Black2Nature - Camps For Inner-City Young People

by BLACK2NATURE in Bristol, Bristol City, United Kingdom

Total raised £51,512

raised so far

+ est. £1900.50 Gift Aid

108

supporters

Continue providing FREE inclusive, fun & accessible nature camps for marginalised young people for nature engagement and improved wellbeing

Project by BLACK2NATURE

We're still collecting donations

On the 2nd August 2022 we'd raised £50,054 with 66 supporters in 28 days. But as every pound matters, we're continuing to collect donations from supporters.

 New stretch target

All additional funds raised with your help will enable us to deliver extra camps for young people, day trips and events for low income and refugees families.  

Your support is desperately needed to help us raise funding to deliver our ambiguous programme of works for these most isolated and marginalised people.


Black2Nature

Black2Nature fights for equal access to nature for all, a right that we believe is fundamental in the same way we all have the right to access education or health. This is important because everybody should have the benefit of being able to go out into green or natural spaces, not just for their enjoyment but also for good mental and physical wellbeing. 

Vulnerable and disadvantaged minority ethnic children and teenagers are particularly at risk of entering foster care, prison or the mental health system. For example, minority ethnic teenagers are twice as likely as their White counterparts to be diagnosed with a mental illness through contact with the criminal justice system rather than it being picked up by their school, GP or Child and Adolescent Mental Health Services (CAMHS).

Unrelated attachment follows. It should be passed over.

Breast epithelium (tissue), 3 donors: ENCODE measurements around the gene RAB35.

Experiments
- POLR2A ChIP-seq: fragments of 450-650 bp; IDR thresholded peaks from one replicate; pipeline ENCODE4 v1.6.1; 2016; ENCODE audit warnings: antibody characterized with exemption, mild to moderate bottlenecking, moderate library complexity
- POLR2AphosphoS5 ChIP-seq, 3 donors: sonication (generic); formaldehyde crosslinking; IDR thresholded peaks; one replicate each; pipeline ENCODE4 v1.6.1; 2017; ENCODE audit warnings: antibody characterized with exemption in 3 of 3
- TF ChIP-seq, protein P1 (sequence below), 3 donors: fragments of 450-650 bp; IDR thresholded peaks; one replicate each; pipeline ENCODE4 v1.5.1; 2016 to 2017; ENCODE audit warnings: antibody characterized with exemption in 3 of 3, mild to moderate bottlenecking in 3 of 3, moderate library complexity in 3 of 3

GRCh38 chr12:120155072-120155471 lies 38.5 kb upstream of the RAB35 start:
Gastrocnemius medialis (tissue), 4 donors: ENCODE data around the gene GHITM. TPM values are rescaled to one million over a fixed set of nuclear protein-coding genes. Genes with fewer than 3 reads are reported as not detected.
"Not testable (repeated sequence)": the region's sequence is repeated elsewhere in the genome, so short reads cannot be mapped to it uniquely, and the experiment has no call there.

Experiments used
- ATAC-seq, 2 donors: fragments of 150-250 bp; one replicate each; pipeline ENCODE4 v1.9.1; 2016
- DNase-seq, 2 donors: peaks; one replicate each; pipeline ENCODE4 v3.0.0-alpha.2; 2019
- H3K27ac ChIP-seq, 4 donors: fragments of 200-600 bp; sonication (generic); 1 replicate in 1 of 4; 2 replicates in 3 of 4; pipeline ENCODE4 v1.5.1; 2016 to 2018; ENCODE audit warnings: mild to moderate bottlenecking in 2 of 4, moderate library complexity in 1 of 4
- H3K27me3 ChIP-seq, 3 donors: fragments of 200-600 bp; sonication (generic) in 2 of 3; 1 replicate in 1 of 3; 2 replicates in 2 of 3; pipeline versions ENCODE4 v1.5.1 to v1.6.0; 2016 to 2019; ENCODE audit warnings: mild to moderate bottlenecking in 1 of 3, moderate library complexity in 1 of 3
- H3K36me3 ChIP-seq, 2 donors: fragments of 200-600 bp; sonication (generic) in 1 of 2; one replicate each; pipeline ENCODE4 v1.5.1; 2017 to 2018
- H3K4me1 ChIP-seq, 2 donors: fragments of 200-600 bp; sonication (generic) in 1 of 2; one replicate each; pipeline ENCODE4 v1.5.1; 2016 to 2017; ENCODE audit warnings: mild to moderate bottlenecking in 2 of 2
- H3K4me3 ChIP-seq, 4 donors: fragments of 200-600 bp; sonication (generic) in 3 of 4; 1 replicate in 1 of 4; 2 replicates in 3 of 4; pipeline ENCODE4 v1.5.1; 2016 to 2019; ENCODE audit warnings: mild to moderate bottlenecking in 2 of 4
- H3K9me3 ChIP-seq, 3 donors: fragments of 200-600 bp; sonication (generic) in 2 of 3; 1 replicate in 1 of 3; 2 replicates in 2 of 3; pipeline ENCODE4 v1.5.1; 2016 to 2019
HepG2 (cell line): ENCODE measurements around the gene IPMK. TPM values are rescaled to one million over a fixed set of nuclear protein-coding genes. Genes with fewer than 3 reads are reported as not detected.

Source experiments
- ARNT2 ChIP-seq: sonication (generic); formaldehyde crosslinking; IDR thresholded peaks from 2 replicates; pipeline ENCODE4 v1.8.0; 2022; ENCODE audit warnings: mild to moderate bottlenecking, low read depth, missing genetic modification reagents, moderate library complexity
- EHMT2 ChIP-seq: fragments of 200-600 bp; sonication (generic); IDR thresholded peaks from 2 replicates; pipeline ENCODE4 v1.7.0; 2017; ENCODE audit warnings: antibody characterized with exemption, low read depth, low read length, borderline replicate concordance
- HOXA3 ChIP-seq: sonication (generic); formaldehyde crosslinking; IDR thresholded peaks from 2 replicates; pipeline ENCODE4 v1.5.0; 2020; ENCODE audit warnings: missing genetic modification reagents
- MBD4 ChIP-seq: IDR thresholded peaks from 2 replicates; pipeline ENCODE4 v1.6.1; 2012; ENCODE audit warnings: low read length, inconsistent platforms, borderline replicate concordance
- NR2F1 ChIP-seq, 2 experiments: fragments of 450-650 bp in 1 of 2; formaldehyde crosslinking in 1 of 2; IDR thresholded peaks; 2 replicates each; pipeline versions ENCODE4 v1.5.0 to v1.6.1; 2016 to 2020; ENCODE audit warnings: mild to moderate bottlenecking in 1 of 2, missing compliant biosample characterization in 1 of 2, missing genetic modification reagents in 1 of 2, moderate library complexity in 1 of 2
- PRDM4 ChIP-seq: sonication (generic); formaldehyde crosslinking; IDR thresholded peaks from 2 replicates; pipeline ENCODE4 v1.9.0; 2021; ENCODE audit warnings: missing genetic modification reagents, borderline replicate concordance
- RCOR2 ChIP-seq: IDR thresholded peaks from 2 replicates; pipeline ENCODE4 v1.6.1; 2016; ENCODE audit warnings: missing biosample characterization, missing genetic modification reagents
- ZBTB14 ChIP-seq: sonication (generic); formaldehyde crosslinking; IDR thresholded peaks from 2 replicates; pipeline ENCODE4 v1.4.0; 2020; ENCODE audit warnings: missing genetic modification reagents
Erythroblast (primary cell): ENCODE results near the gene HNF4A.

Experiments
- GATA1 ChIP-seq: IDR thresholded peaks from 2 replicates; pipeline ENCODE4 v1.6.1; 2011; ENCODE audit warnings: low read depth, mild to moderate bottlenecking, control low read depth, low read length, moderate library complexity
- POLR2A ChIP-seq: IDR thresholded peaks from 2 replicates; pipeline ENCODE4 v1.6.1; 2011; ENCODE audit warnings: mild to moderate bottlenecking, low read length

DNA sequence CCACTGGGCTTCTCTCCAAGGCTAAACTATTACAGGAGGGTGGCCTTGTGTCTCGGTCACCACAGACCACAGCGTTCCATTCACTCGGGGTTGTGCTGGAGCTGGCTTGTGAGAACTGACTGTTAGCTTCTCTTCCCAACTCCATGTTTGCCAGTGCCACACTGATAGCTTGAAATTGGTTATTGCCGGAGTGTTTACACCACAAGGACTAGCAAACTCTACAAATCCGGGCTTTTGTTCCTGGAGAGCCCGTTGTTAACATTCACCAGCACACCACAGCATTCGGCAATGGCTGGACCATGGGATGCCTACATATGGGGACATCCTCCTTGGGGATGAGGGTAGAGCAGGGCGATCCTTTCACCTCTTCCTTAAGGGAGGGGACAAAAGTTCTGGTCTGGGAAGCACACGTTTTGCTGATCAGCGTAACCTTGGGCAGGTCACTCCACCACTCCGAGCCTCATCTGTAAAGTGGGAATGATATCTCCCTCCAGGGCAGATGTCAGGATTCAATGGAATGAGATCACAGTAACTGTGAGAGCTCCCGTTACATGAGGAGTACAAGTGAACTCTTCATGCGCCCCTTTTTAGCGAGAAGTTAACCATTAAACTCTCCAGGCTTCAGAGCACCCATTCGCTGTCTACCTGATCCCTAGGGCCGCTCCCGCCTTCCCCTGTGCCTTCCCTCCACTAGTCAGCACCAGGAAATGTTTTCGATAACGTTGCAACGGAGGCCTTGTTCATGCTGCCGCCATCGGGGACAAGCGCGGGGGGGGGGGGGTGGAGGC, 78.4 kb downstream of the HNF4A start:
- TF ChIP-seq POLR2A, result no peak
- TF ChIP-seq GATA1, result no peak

Our vision for Black2Nature is that our early intervention will get visible minority ethnic (VME) children, teens and families out into nature on a regular basis, giving them resilience to physical and mental illness.

Black2Nature urgently needs your help and support to raise vital funds so that we can continue our important work.

Your donations will help us to: 

  • Continue running nature camps for up to 30 young people at each camp;
  • Keep our activities FREE for all participants, removing barriers to access to nature;
  • Provide transport FREE for those who need it;
  • Reduce isolation within marginalised communities;
  • Improve physical and mental well-being for all participants;
  • Break barriers and create community cohesion.

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Our Founder and President